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How leading CIOs tackle business disruption

Clint Boulton | Sept. 16, 2016
CIOs share their advice for dealing with corporate upheaval in its many forms, including both intentional and unforeseen events.

The deal, which closed in July 2015, taught him that it is crucial for leaders to be honest and straightforward with their employees. Ducking questions invites doubt and can cause employees to lose focus on what's important. "I have to be transparent," Benson said. "If I don't know something, I'm going to tell you I don't know. I will tell my folks what I know and don't know and what I can't say. I don't want them to overthink."

Donagh Herlihy, CIO of Bloomin’ Brands.

Donagh Herlihy, CIO of Bloomin’ Brands.

When businesses are disrupted, leaders should conduct a thorough post mortem, said Donagh Herlihy, CIO of Bloomin’ Brands, whose restaurant chains include Outback Steakhouse and Bonefish Grill. Asking what happened, how and why it happened are the keys to preventing a similar event in the future. As the CIO at cosmetics retailer Avon until 2014, Herlihy said the bribery scandal in China “sideswiped” the company and led to an executive purge and a spin-off of the company’s North American business. And it provided a lesson, much like a cybersecurity incident might, he said.

Digital disruptions require innovation

Herlihy is contemplating a different sort of upheaval today. On-demand delivery is becoming a major force, thanks to Uber Eats, Amazon Prime and others such as Alphabet and Chipotle, which are testing drone deliveries of burritos at Virginia Tech. While it may be awhile before drones are dropping off Outback steaks, Herlihy acknowledges that Bloomin’ is testing delivery. “It’s positive upheaval but we need to lean in and we are in this space,” Herlihy said. "You don't want to disrupt the core business but sometimes you have to accept a certain level of disruption."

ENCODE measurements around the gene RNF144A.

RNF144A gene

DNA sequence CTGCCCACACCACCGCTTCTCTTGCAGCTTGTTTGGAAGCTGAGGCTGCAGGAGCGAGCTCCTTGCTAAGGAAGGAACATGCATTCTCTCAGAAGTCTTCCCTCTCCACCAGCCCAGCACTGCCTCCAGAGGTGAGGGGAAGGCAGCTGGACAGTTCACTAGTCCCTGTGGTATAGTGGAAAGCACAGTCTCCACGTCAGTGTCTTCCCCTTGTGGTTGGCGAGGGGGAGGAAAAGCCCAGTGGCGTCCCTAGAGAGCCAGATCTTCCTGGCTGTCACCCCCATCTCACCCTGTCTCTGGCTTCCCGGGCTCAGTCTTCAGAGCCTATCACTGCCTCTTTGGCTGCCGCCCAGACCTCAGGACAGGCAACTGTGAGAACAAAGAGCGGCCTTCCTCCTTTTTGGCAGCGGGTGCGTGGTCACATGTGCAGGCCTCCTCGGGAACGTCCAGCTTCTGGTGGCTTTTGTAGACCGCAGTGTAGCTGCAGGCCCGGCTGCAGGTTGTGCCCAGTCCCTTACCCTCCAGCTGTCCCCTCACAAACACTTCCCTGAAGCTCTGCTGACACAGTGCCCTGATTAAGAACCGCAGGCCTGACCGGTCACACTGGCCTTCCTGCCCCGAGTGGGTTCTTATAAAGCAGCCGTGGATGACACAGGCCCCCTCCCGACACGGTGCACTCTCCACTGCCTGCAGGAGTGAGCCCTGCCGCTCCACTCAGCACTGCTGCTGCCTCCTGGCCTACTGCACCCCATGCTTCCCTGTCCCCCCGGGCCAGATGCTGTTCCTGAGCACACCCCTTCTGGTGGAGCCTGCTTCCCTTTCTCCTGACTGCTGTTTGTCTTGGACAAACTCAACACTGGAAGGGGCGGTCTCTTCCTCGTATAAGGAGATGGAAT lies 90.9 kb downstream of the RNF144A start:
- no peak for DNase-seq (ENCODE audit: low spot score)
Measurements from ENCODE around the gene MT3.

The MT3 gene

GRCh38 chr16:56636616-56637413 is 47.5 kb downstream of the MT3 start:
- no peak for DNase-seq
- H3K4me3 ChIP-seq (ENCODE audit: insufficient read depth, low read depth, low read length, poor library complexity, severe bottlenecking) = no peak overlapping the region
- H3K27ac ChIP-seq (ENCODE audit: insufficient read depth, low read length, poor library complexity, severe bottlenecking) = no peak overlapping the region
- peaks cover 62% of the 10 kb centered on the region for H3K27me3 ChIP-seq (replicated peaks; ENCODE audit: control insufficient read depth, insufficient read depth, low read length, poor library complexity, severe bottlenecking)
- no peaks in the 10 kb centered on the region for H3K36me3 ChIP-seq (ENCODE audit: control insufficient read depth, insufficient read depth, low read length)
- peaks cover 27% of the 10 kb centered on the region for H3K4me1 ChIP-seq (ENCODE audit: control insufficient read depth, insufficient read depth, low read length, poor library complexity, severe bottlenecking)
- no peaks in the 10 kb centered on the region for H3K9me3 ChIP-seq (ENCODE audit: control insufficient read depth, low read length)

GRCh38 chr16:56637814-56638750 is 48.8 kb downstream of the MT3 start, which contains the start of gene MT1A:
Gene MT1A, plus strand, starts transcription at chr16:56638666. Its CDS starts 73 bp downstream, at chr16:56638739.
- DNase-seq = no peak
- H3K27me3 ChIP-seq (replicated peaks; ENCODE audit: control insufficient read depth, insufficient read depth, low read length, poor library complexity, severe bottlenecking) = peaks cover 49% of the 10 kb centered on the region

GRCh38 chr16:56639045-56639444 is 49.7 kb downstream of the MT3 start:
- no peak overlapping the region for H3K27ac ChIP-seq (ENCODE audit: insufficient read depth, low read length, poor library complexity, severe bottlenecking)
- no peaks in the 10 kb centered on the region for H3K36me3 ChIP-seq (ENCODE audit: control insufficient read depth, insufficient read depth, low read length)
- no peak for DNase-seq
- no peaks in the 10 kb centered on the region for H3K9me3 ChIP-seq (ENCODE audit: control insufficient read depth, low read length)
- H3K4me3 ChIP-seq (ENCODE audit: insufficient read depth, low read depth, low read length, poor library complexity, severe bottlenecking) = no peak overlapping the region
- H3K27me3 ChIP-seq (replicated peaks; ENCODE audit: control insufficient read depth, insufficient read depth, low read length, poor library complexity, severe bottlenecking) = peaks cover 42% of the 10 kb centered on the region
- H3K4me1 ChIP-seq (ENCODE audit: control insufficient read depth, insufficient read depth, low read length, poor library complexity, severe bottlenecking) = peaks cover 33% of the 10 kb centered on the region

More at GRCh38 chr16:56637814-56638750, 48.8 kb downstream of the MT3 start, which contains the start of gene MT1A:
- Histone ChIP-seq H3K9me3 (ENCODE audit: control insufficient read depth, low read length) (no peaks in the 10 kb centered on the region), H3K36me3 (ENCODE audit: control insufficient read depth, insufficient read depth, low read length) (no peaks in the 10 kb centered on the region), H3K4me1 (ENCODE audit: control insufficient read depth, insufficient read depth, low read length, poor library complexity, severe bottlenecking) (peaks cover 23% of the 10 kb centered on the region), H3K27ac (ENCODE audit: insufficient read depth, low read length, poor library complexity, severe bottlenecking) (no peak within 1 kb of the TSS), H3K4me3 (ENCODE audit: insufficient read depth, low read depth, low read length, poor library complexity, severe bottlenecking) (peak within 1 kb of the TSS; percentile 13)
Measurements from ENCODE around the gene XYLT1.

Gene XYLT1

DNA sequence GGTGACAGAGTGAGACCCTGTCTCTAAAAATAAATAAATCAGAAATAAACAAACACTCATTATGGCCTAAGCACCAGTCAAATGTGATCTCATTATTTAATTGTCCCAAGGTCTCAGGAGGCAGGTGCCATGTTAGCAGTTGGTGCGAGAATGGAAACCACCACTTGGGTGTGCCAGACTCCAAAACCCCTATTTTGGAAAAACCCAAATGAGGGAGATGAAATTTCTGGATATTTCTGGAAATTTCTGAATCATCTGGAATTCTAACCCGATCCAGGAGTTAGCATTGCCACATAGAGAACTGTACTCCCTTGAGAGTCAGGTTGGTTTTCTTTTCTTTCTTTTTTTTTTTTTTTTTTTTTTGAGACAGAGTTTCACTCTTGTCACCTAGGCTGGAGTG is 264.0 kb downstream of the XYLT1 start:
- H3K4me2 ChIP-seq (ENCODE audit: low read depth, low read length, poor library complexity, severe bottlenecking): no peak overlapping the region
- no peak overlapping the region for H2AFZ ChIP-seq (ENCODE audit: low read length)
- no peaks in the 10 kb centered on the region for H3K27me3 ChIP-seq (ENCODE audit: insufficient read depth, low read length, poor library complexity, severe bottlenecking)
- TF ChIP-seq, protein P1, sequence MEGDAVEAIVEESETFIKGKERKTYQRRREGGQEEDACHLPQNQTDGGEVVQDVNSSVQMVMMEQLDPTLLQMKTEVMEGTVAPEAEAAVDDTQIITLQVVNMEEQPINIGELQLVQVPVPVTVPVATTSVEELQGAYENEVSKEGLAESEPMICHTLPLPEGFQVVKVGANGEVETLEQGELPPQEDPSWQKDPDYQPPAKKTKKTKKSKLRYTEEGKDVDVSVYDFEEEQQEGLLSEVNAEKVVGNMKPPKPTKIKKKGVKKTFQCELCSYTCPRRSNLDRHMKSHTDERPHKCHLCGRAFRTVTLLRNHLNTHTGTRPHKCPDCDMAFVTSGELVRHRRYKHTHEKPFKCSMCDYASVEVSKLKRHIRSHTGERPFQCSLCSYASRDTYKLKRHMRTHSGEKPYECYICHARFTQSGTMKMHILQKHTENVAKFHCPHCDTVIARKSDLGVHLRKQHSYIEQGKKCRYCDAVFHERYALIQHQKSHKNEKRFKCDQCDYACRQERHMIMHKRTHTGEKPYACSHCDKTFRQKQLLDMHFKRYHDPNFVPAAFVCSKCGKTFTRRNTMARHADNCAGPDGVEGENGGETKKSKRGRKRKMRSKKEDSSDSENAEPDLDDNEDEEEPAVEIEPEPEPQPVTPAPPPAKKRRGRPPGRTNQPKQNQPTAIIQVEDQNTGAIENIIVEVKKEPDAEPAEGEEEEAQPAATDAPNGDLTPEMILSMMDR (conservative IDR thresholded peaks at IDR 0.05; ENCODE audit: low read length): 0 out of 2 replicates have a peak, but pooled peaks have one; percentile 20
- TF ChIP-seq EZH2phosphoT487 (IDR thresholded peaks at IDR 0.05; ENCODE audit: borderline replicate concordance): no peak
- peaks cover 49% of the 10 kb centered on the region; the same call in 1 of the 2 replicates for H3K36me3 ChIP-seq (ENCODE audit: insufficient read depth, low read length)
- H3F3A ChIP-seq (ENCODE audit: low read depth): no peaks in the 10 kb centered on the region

Bloomin’ has created a digital innovation lab, led by a former CMO, to explore such digital services. The team includes corporate managers, digital analytics specialists and employees familiar with how the 1,500 stores under Bloomin’ Brands’ umbrella operate. He’s also a fan of having corporate employees work in restaurants, which he says builds empathy and accountability, as well as a better partnership between the corporate managers store operations staff.

At Southwest, Sloan is facing his own digital disruption. Consumers wantself-service technology solutions that help reduce the friction for which airports are notorious. They have come to expect speedier check-in and baggage handling, which require investments in technologies such as beacons, RFID tags and mobile software. Technology planning cycles that used to take weeks and months have been whittled down to days or hours. "We can't keep pace with the level of creativity and invention taking place right now," Sloan says. "It's a race to be as competitive with other airlines as it ever has been," Sloan said.


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